Wednesday, October 23, 2013

Working on new video

Last week the team traveled down south a couple hundred miles to do an interview with a young man who was Buddhist and is now an Baptist pastor. His is a wonderful story of the Grace of God in the life of people. Kelly Billigsmeier is in charge of doing this video. She has been here 3 weeks tomorrow and has hit the ground running and is working hard every day. Her knowledge of the subject matter is so wonderful. She is teaching Tom and I things that will make our videos much better and easier. I can't tell you how good it is not to have to train a new comer, but to have someone come who is already skilled.

Tom and I set up the lighting and camera equipment today to film the opening of the video I am doing on Asim and Tina, our Pakistani translators who are now living in Texas. It took us 7 hours to set up to film 3 sentences. Let me repeat that: THREE SENTENCES!!!!  This happens when you are understaffed, under skilled, and old. Setting up is quite a chore. First we had to move all the furniture out of the living room, then move in the lights, camera, and a few props. It started to pour down rain, which likely would mean a power outage, but instead one of the computer power supplies went down and had to be taken to the repair shop. Anyway, three sentences later, the day is now over and tomorrow we will begin to record the narration for Asim and Tina's video. Both Tom and I will have to do the recording. I was hoping to have this done by the end of this week. Not likely. I am a master at under estimating how long something is going to take. It's not the things that I am actually working on that I underestimate the timing on, but how many interruptions will take place that will push back my work. I can figure out most of the time how long something will take, but when you work an hour here and an hour or two there, in between the many things that just "come up" that have to be dealt with, a one day job turns into a week.

Right now our house looks like a cyclone hit it. I can cook, clean house, do laundry and iron, or I can do video editing, but I can't do both... not any more. This week I worked on editing, therefore tomorrow I will wash, iron, and clean house. Another small glitch that pushes back the video production. Friday I will work on the narration. Yes, Friday. Unless...something comes up.

Saturday, October 12, 2013

Wow. A year and a half since my last post! Now, that's Funny

Wow, more than a year and a half has gone by and nary a post from me. Ah well, I am still alive and well on planet earth and have been busy. Right now we have a new short term missionary with us having just arrived only 3 days ago. Her name is Kelly Billigmeier, from one of our supporting churches in Maryland, and she will be with us for several months working with everything involving video and photography. We have several video projects that we would like to be able to complete before we come home on furlough in early February 2014.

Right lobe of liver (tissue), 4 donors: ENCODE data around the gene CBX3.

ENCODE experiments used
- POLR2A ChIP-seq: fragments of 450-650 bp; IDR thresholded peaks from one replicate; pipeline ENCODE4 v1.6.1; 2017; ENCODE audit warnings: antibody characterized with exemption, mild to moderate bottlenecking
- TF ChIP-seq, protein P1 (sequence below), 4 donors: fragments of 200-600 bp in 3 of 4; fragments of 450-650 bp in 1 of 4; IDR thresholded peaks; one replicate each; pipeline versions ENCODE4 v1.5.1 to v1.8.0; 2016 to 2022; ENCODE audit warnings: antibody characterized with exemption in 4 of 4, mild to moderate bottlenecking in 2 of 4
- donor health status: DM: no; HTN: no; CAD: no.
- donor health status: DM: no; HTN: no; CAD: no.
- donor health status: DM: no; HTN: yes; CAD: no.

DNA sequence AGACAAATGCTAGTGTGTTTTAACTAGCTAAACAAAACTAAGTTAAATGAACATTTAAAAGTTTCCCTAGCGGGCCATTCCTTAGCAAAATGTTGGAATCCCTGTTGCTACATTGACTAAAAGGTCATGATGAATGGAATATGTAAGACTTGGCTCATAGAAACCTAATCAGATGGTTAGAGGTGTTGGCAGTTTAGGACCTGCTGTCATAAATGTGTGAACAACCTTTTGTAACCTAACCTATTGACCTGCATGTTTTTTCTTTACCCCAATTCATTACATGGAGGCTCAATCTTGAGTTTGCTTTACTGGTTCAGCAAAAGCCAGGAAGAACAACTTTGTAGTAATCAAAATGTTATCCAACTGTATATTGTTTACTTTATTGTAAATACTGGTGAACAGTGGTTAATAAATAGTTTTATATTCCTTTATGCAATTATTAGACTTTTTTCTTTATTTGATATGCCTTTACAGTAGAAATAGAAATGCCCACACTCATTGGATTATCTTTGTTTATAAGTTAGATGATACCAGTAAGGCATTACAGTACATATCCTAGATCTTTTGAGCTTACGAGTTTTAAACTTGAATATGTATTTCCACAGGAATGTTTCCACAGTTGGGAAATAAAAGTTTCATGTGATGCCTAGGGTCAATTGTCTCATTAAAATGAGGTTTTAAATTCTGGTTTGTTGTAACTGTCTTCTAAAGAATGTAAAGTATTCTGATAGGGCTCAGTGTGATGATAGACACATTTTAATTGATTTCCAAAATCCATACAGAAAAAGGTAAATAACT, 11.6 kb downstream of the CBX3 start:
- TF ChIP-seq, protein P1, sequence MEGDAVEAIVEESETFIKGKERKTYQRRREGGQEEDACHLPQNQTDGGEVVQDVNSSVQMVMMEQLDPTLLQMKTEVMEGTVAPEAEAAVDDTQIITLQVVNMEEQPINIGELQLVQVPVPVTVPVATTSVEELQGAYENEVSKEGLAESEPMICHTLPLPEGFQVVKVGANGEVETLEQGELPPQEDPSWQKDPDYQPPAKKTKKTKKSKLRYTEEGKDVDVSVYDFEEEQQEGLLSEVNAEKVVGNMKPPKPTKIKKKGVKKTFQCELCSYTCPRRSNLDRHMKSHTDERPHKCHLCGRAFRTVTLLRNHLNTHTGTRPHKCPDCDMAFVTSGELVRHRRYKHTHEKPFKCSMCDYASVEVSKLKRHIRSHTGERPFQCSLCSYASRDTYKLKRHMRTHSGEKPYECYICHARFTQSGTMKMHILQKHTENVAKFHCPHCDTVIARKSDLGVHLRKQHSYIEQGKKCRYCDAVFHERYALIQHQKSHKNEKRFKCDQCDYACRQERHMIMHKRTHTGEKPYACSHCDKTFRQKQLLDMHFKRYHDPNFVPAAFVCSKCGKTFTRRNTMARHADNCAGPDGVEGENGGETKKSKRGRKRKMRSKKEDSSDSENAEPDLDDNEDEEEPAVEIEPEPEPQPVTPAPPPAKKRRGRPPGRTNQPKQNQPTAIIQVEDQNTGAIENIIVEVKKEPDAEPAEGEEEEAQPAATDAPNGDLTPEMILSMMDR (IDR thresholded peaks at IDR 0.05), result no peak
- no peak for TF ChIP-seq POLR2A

Right now Kelly is the only American working with us. Carolyn Chambers, who was with us for 4 years had to leave us to return to the US to help take care of her Dad who suffered a massive heart attack. She is greatly missed and was an incredible help to us for the 4 years she was here. Our Thai office manager, Pookie, started to college this year and is not in the office very much nowadays. For several months it has been just the two Hmong men, Tom and me. In other words…we are severely understaffed. We know that Kelly will be a great help to us and we are so glad that she is here.

Tom’s birthday was last week. He was 62. My birthday will be next week and I will be 61. I feel each and every year. Tom and I are getting old and we can really feel it. My philosophy of age goes like this. Zero - 39 = young. Forty - 69 = middle aged. Seventy to the end = old. After 70 you are living on “borrowed time,” which means…OLD! Our missionary mentor, Bro. Milton Martin, says “it’s not the years, it’s the miles.” On my highway of life counting up the miles, tooling along, at some point I was run over by a Mac truck. So, while maybe not chronologically old yet, my miles have caught up with me and I am very tired. I am looking forward to going back home to Texas, spending time with my church and my church family and watching Duck Dynasty on HD TV. Priorities are very important. I will probably eat crunchy Cheetos while watching the duck people.

Some weird things cross my mind as I think of going home for several months. I don’t have any decent winter clothes having lived in perpetual summer for the last 10 years. I had a really nice purple sweater and a very nice long sleeved shirt, also purple, but I traded those at a market in Africa 2 years ago for some very cool African souvenirs. The thought of having to start wearing panty hose again is also a rather unpleasant thought. Haven’t worn those for 10 years either. I think